If you find your kitty gnawing on your fingers, it could be a playful gesture, a throwback to kittenhood or an act of aggression. Identifying what's behind the finger chewing can help you take appropriate action to curb the unwanted behavior. If gnawing progresses to biting, a trip to a vet or cat behavioralist may be in order.
Young Kitten Behaviors
A young kitten's gnawing could be a way to soothe sore gums irritated by teething. Your kitty may view you as a mother substitute and chew in the same way she used to nurse from her mother or play bite with her litter mates. Curtail the behaviors when they start, no matter how cute they may be, or you'll have a tougher time down the line. When gnawing starts, give your kitty something more appropriate to chew, like a toy, and walk away and ignore her if she won't be deterred.
Your cat may enjoy the play biting and finger gnawing because it means fun, interactive time with you. If you've encouraged the behavior in the past, or allowed it to go on and engaged in a positive way, you've reinforced the idea that it's a good thing. Transition to other forms of interactive play with your cat, such as with a feather dancer or string. Keep your fingers away from her mouth when grooming or petting, and walk away when she starts to bite. Avoid toys that encourage playing with or biting at your fingers.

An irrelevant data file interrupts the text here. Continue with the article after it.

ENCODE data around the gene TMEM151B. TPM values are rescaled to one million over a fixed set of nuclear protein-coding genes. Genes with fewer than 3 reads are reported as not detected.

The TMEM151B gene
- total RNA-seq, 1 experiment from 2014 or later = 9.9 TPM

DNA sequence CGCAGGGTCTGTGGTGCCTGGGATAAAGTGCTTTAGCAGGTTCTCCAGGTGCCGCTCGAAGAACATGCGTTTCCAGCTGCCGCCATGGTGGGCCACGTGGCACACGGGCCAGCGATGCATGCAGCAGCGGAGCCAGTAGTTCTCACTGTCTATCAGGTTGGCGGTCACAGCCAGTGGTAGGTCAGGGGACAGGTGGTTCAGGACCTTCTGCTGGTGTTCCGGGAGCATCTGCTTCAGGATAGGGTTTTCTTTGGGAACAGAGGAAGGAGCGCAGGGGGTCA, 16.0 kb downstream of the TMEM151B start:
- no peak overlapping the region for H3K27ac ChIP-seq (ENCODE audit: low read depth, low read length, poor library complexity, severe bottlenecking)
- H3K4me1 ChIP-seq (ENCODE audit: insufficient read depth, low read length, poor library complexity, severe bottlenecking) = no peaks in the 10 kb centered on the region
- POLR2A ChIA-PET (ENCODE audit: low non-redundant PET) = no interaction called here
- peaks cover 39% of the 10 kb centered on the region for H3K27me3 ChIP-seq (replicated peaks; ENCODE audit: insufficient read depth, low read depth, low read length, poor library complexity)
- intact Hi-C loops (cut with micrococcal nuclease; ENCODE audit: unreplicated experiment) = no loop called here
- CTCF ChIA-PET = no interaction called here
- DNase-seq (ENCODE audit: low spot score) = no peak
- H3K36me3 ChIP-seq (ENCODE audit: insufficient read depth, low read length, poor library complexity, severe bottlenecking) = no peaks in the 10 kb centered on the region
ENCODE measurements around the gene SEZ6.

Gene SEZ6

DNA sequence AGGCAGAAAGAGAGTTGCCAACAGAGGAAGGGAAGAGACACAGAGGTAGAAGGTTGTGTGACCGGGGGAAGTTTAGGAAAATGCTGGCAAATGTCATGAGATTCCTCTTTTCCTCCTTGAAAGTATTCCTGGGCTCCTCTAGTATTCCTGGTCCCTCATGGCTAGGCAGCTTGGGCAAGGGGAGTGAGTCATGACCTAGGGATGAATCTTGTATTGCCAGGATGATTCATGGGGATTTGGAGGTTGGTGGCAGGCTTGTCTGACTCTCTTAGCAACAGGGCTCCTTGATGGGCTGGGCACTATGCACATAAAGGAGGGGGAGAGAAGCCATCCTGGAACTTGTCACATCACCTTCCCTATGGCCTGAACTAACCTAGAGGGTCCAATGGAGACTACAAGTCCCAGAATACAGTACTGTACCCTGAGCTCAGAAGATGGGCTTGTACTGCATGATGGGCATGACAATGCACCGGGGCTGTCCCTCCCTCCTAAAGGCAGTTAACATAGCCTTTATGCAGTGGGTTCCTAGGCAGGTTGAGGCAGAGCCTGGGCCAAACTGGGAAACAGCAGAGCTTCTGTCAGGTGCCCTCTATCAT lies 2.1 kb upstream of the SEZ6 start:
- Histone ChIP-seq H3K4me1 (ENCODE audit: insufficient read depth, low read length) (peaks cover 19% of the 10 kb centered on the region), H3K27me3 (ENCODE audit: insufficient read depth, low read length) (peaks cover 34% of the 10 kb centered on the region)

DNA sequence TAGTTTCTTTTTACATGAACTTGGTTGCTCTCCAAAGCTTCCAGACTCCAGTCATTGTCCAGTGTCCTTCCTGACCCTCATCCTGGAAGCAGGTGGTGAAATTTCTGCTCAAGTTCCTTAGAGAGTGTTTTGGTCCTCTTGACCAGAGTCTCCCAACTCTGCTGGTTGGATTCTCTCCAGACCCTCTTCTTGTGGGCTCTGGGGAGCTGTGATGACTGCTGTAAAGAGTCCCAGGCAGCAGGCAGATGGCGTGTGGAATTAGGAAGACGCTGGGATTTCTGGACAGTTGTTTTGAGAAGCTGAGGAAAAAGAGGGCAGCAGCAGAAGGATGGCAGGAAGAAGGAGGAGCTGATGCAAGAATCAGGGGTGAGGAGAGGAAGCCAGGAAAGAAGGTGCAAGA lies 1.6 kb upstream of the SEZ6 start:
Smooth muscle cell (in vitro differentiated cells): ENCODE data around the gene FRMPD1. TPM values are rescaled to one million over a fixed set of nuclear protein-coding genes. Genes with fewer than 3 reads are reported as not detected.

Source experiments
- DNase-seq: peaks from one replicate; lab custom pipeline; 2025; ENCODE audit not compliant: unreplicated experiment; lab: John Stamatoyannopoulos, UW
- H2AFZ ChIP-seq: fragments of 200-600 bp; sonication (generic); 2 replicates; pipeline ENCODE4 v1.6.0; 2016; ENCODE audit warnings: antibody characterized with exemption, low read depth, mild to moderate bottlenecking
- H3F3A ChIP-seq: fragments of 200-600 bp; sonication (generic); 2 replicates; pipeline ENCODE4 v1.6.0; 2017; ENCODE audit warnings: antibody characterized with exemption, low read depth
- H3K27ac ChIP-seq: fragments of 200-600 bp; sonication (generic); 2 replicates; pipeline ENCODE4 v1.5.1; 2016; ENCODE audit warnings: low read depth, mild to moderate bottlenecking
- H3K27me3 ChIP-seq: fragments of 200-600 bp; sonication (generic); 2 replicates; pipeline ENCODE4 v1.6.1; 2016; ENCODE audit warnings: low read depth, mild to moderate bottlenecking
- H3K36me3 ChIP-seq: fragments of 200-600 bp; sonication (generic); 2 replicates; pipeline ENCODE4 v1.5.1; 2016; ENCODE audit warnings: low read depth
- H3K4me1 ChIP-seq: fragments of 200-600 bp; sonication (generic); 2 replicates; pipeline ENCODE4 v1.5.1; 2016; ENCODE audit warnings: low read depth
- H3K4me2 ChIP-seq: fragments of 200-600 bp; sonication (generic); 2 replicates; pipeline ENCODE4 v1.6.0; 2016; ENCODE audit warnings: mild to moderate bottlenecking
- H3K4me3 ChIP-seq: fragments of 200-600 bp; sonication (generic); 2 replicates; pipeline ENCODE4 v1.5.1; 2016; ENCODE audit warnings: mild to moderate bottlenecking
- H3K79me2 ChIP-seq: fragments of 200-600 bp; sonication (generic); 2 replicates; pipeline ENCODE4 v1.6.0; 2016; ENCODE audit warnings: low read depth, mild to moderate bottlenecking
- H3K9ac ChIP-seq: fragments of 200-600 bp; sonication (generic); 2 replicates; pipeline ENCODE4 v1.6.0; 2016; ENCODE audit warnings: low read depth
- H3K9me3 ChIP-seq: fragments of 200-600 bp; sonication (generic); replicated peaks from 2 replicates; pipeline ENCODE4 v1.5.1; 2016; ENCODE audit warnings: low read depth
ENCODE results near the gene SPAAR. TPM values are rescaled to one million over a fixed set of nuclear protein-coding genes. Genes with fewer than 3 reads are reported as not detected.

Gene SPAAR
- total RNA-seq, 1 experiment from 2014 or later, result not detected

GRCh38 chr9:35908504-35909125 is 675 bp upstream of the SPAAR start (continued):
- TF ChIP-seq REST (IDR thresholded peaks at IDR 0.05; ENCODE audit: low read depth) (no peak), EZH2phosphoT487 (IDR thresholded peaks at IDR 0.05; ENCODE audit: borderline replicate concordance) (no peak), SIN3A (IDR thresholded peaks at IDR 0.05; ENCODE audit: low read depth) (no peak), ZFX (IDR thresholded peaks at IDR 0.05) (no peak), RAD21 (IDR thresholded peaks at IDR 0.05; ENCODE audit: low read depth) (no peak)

Cats can become stressed or develop obsessive-compulsive disorders, such as incessant gnawing or chewing. This typically occurs with changes in the household or stressors in the environment. Try to maintain a regular schedule for your cat to reduce the potential for this problem through regular mealtimes, a balanced diet and a clean litter box.
Your cat may be chewing your fingers because they smell or taste good. Always wash your hands thoroughly, particularly after preparing pungent-smelling foods. Use unscented hand creams and lotions to deter unwanted gnawing as well. If your cat bites at your fingers when you offer treats by hand, stop doing it and feed her only from her bowl.
When to Seek Help
Playful gnawing and nips can turn to biting if left unchecked. While it's best to address early behaviors before they reach more aggressive levels, your cat can be retrained. Bring the gnawing activity to your vet's attention so he can rule out any underlying medical or health issues that could be promoting the action. Consider consulting a pet behaviorist to help you get to the underlying cause of the problem.